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Sharing the Road in Kailua

Leave your car in the garage and start commuting on two wheels.


Illustration: Ryan O'Rourke

Get out your spandex. Oahu just got a little more bike-friendly. Starting this month, 12 high-tech bikes will be available for rent at two solar-powered kiosks in Kailua. The bike-share program, called Hawaii B-Cycle, is a one-year pilot project operated by Momentum MultiSport, a Kaimuki triathlon store owned by Nguyen Le.

“The aim is to encourage people to ride bikes as part of their daily commute to stay healthy, to alleviate traffic congestion and to see if a program like this can be successful in Hawaii,” says Le. The program is funded through a $100,000 grant received from the Department of Health’s Healthy Hawaii Initiative. (The money comes from tobacco settlement funds, not taxpayer dollars.)

To rent a bike, a user goes to a B-Cycle station, selects a bike, swipes her or his credit card and is ready to ride. The bikes are all the same cruiser-style model, with multiple speeds and made of aluminum. They’re smart, too, with computers that calculate distance traveled, calories burned and carbon-offsets. To avoid thefts, the bikes have integrated locks that prevent them from being removed without a credit card or subscription. They have separate locks, too, for securing them while at the market, or elsewhere.

Photo: iStock

Sharing bikes in high-density areas is nothing new. Similar programs, each with its own fee structure, already exist in places such as Denver, Washington, D.C., and Minneapolis. Some European cities have even longer relationships with the concept. In 1995, Copenhagen, Denmark, became the first city to introduce a bike-share program.

The benefit to the environment is clear. “Cars pollute and consume the most fuel during the initial minutes of their use, particularly for short trips,” says Le. “If we can eliminate the need for most of these short trips in cars, then the impact on the environment and traffic congestion in the town center would be significant.”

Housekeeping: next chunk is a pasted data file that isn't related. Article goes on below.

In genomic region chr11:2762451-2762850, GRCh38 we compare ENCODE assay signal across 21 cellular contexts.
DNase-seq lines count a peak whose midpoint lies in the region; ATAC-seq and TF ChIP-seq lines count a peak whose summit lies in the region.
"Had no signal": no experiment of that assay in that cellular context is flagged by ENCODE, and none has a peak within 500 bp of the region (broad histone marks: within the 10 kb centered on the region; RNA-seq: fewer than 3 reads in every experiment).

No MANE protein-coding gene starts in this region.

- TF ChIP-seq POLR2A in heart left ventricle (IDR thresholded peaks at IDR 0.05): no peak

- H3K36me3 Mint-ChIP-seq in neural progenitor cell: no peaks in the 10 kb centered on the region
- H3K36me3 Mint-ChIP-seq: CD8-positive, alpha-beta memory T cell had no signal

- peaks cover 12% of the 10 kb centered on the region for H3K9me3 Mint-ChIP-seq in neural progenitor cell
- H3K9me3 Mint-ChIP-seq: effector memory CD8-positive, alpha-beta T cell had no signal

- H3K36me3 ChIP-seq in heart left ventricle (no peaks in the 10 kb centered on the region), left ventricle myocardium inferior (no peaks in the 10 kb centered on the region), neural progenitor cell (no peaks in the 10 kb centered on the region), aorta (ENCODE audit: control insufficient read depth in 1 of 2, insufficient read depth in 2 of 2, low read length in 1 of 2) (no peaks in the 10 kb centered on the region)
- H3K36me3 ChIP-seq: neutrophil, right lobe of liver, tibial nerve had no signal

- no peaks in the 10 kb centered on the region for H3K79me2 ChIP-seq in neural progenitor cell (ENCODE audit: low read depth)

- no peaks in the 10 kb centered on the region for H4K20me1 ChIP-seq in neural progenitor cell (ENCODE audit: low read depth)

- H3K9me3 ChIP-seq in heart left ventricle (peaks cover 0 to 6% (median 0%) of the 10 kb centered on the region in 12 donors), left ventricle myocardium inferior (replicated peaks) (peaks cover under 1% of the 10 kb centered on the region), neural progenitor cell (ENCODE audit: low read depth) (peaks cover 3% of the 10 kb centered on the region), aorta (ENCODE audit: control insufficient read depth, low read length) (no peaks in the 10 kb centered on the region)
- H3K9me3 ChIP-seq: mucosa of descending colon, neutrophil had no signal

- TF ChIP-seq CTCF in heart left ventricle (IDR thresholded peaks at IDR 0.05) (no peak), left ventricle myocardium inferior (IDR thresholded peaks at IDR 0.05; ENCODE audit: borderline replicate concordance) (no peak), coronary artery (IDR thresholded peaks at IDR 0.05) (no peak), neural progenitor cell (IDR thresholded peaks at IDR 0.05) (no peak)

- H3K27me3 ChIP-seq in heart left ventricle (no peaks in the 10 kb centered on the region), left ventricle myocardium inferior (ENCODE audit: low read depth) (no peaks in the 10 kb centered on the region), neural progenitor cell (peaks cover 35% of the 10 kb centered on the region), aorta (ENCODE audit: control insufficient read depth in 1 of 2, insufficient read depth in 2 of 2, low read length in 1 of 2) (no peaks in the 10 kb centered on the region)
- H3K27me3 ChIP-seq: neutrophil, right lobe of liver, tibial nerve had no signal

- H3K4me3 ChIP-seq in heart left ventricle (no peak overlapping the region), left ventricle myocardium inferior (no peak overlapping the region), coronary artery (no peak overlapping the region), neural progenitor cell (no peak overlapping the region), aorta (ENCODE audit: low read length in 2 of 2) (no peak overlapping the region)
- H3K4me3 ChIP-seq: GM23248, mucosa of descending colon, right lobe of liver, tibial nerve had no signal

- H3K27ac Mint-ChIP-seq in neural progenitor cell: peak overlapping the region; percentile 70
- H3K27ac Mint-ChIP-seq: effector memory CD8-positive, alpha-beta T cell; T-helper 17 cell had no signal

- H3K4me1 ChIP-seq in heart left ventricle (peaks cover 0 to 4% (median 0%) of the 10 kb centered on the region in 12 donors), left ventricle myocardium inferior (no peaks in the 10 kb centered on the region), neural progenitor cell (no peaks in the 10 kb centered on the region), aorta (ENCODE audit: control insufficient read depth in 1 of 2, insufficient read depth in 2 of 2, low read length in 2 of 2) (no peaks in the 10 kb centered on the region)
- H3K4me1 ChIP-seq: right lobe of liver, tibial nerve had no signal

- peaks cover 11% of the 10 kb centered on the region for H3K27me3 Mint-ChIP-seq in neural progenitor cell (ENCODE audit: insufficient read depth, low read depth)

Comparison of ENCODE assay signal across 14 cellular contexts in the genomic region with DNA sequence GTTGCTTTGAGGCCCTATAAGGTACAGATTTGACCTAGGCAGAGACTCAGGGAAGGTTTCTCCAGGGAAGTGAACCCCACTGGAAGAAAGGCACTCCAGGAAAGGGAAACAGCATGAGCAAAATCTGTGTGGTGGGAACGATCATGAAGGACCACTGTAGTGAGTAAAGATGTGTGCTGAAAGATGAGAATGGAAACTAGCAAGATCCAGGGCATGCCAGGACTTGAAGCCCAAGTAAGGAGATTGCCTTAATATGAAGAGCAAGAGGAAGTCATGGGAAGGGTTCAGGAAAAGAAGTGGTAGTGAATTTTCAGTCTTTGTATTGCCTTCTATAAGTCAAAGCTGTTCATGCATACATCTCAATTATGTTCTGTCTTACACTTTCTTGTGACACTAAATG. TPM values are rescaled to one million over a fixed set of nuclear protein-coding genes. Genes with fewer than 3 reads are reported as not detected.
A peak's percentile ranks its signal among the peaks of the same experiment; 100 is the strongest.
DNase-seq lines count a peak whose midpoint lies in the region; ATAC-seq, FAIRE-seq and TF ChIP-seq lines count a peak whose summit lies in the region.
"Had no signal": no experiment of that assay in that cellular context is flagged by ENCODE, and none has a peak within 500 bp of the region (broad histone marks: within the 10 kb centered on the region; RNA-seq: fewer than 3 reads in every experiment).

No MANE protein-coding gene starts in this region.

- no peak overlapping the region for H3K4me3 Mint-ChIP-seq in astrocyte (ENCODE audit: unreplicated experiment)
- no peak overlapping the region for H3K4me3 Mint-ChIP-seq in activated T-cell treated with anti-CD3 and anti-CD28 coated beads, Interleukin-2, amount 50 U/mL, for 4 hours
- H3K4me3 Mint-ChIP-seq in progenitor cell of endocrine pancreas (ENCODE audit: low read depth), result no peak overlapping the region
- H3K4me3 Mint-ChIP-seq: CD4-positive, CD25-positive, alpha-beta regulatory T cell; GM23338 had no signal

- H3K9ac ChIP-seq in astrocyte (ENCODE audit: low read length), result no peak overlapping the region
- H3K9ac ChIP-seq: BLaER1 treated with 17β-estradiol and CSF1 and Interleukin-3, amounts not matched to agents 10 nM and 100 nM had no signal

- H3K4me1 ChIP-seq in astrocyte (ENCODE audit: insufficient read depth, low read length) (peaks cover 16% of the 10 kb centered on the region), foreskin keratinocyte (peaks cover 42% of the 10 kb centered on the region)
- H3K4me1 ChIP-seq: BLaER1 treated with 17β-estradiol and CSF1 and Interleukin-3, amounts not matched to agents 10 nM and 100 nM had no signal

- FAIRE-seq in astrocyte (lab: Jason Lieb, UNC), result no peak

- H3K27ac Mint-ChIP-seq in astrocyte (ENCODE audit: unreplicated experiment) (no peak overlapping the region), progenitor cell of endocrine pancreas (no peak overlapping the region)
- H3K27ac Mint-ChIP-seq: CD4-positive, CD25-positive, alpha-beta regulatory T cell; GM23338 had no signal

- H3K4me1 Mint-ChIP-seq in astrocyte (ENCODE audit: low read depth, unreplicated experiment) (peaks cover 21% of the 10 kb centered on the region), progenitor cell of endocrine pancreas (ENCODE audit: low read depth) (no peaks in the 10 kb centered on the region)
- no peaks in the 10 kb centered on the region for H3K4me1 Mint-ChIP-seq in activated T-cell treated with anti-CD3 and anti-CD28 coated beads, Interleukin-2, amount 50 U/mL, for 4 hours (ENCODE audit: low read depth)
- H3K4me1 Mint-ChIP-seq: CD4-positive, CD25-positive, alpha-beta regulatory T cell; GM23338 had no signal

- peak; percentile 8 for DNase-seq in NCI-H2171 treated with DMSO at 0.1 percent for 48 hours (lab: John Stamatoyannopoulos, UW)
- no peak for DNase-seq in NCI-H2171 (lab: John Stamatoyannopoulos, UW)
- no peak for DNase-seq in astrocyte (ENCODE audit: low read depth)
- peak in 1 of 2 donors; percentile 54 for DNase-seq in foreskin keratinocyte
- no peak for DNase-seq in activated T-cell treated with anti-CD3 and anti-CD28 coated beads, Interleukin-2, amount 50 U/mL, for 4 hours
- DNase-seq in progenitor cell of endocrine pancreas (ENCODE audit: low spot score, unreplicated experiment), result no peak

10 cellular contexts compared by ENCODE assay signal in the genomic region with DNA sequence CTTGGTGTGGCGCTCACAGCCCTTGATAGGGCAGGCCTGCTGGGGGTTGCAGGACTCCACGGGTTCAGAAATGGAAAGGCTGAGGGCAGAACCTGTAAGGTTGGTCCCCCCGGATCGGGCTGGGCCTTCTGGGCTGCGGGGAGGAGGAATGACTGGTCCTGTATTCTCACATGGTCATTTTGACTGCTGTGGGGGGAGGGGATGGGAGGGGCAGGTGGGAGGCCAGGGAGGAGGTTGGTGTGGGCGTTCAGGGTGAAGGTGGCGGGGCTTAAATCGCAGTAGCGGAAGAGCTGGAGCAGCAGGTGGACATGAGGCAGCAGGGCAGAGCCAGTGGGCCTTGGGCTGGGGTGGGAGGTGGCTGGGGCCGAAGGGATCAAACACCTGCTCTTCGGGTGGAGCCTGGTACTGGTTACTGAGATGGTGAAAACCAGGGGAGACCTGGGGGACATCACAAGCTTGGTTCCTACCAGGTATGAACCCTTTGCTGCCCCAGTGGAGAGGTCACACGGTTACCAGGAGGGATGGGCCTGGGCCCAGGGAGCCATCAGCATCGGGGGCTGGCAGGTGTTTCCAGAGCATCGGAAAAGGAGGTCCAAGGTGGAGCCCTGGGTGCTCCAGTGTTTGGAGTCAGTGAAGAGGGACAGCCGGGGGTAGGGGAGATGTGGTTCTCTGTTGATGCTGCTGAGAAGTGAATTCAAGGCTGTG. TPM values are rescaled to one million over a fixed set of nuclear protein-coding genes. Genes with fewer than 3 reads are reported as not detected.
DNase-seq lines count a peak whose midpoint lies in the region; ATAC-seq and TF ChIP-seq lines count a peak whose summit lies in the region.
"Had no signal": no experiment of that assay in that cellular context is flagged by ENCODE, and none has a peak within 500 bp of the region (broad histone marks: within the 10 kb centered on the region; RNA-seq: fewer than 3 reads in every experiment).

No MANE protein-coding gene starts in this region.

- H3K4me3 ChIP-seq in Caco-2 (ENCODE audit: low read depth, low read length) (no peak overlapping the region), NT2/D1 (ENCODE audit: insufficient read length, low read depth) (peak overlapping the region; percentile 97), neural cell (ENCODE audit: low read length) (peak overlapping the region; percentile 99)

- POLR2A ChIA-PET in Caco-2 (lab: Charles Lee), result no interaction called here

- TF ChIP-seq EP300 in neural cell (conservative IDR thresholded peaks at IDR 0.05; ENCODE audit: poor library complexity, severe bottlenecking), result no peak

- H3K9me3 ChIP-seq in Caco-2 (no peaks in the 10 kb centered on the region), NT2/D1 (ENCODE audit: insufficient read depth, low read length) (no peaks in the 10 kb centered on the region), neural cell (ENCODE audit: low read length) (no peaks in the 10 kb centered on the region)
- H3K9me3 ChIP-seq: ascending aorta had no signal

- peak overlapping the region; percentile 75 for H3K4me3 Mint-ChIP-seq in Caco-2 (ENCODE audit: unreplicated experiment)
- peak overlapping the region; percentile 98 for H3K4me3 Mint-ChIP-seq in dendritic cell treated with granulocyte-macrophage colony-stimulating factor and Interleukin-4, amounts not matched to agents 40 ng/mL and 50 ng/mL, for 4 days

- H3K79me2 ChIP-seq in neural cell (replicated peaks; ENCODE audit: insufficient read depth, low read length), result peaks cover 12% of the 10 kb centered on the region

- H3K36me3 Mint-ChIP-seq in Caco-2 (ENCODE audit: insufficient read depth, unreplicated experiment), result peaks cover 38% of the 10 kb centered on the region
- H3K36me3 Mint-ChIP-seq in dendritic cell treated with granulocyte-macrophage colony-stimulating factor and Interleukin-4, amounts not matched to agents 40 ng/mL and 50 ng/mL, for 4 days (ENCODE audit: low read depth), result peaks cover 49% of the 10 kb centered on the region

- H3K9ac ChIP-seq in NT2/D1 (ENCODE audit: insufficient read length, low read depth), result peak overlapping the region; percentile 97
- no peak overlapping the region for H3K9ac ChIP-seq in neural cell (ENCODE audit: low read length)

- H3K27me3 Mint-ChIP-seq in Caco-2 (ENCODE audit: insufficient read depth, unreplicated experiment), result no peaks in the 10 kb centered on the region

Le believes that Kailua residents will be the bikes’ main users, renting them for quick trips around town. In the long term, he says, “Once we have a network of bike stations throughout Kailua, six to eight of them, then commuters can use them in conjunction with other public-transport options, such as TheBus.”

If the concept is a success, the program may expand to other well-populated areas including Kapolei, downtown Honolulu and Hawaii Kai. And who knows, maybe Oahu will even get a few more bike lanes on which to ride the B-Cycle rentals.

The Costs

Riders can buy a bike subscription, or get a temporary day pass, but non-subscribers pay more than double. If users have a subscription, the first half hour is free; after that, the riders pay the daily usage fees. If a bike isn’t returned within 48 hours, the card on file will be charged $900. hawaiibcycle.com

Daily - $4
Weekly - $10
Monthly - $25
Yearly - $50

Daily Usage Fees:
31-60 minutes - $2
61-90 minutes - $5
91-120 minutes - $8
120+ minutes - $10/hour


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Honolulu Magazine May 2020
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